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Sports Medicine Research Projects
Lower Body Positive Pressure Treadmill Exercise for Early Rehabilitation after Injury Purpose: Ankle injuries are considered to be the most common sports trauma, accounting for 10–30% of all sports injuries and most common in sports that involve jumping and sidestepping. More concerning, athletes that do not participate in preventative balance training are almost six times more likely to sustain another ankle injury. Early motion is advocated to reduce the musculature atrophy that occurs in type I and type II fibers of lower extremities, to maintain full range of motion by preventing ligamentous deterioration, and to reduce the chance of arthrofibrosis or excessive scarring thus permitting earlier recovery and enhanced comfort. Motion also stimulates healing of torn ligaments within the joint and is critical to enable new collagen to align with the stresses and forces applied at the joint. There are several techniques which reduce the patient’s weight such as water immersion, parallel bars, walking devices (rollator, crutches), overhead harness suspension, or lower body positive pressurized (LBPP) chamber. The chamber has several advantages compared to the other methods: 1) extension of exercise time because it is more comfortable than harness suspension (no straps are fixed around the hip and the upper extremity), 2) accurate control of the amount of body unloading, 3) no water drag, 4) improvement of balance skills as there is no external support, 5) maintaining upright posture during walking, and 6) no upper extremity involvement as with walking devices. Hypothesis: Improved rehabilitation time and quality will be experienced with regular use of the LBPP chamber following immediate diagnosis of an ankle sprain. Technologies Used: LBPP Intracranial Pressure Waveforms in Boxers and other Head-Contact Sports Purpose: In a study looking at traumatic brain injury, occurrence of brain edema and elevated intracranial pressure (ICP) were linked to the apoptosis of brain cells. In the absence of a diagnosable mild traumatic brain injury, or concussion, the participation in a head-contact sport may still produce cognitive impairments. Presumably this results from the cumulative consequences produced by multiple minimal head collisions that causes a certain degree of sub-clinical neuropsychological vulnerability. Furthermore, repeated exposures to high ICP may contribute to the development of Alzheimer’s Disease. Therefore experts suggest that cognitive evaluation in organized high-risk sports should be considered regardless of age or performance. The goal of this study is to correlate non-invasive estimates of intracranial pressure, intraocular pressure (IOP), changes in the fundus, blood pressure, and blood-markers for brain injury to head-contact during sports activity in order to better understand the effect of head-contact in boxing and mixed martial arts. Hypothesis: We hypothesize there will be a significant change in ICP waveforms and inner-ear fluid pressure immediately after head-contact sports, and that no such changes will be evident following non-contact related exercise. We also hypothesize that there will be changes in IOP and fundocopic images with altered ICP. Technologies used: CCFP, Ultrasound, OCT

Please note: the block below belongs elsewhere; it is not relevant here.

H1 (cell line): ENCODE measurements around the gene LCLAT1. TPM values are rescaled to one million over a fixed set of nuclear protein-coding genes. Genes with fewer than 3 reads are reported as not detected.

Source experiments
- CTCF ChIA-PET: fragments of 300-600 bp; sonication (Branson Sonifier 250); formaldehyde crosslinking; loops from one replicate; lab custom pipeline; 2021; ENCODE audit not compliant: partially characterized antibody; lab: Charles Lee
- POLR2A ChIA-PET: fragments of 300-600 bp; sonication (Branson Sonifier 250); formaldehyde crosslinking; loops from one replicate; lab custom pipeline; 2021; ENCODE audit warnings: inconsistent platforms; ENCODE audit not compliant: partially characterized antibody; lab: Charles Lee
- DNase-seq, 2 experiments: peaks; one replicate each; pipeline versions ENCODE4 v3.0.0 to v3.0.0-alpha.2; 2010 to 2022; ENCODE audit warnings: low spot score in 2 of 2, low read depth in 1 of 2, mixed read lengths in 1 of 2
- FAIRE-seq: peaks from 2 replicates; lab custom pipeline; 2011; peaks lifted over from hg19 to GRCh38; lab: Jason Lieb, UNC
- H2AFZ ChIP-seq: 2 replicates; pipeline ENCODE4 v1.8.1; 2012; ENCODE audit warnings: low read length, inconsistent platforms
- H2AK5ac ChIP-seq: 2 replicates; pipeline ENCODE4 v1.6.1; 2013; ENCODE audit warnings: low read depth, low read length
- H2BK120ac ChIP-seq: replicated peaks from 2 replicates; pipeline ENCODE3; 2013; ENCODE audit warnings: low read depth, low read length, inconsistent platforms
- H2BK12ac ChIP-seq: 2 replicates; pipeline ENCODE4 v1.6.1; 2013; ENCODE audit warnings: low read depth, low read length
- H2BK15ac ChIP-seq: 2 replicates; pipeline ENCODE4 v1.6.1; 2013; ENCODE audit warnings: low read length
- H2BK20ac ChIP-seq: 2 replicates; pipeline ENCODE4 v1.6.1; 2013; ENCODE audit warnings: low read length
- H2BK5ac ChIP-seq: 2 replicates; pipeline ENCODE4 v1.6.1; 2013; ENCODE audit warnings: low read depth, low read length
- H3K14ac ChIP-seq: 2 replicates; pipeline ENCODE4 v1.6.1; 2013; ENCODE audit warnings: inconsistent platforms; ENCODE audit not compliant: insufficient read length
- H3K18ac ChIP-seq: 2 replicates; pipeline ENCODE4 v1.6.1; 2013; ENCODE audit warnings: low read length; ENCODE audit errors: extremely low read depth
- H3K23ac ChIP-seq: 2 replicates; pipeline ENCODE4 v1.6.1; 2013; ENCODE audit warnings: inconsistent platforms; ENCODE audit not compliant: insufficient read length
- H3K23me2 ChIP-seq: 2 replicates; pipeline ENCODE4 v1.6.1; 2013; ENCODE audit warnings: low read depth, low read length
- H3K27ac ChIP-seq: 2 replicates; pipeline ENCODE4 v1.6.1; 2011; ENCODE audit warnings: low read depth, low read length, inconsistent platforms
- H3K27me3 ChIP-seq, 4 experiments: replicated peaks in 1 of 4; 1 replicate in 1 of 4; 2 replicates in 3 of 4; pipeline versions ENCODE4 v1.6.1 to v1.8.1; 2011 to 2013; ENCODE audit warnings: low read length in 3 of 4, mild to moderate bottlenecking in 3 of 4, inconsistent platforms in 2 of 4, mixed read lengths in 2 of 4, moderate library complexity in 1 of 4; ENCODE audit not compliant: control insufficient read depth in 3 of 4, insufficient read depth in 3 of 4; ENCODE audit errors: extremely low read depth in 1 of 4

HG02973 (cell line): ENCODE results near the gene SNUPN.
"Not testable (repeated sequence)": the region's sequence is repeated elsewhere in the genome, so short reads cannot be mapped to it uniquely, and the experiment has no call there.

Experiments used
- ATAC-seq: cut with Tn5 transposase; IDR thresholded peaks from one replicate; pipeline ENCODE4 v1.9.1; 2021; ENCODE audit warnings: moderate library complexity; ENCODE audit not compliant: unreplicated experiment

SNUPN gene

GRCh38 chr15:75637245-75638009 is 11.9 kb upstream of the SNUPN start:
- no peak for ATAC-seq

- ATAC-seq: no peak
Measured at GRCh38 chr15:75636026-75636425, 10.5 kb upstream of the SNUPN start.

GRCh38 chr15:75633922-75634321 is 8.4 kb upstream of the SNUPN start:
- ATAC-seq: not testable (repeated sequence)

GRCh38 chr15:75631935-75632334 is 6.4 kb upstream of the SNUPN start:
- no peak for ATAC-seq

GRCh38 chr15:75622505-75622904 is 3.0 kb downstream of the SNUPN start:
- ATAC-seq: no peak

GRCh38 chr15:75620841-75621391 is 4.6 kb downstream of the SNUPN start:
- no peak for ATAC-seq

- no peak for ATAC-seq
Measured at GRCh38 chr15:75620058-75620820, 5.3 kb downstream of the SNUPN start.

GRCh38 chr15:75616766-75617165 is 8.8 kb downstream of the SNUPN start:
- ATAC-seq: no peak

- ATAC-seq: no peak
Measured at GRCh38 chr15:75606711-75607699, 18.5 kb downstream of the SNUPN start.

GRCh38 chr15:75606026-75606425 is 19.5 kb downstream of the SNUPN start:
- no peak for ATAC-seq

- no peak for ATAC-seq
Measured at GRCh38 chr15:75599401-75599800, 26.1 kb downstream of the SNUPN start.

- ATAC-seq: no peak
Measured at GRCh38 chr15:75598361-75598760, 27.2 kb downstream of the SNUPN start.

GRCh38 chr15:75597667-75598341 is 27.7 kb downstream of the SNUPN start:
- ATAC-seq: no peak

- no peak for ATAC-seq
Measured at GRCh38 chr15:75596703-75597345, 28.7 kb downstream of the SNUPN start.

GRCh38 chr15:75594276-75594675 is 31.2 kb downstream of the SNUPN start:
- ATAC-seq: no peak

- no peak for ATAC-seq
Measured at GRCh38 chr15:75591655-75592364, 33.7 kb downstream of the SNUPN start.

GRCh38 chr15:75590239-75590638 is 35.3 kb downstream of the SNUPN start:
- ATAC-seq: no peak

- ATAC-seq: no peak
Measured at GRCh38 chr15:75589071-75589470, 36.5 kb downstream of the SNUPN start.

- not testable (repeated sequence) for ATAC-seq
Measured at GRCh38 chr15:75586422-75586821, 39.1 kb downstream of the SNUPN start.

RESEARCH Space Physiology Tissue Pressure Microvascular Flow
Sports Medicine